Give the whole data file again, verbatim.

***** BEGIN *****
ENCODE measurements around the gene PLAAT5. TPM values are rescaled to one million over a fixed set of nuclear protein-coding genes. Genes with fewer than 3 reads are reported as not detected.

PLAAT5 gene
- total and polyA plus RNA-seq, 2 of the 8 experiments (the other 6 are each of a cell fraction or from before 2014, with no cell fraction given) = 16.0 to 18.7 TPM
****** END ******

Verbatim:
ENCODE measurements around the gene PLAAT5. TPM values are rescaled to one million over a fixed set of nuclear protein-coding genes. Genes with fewer than 3 reads are reported as not detected.

PLAAT5 gene
- total and polyA plus RNA-seq, 2 of the 8 experiments (the other 6 are each of a cell fraction or from before 2014, with no cell fraction given) = 16.0 to 18.7 TPM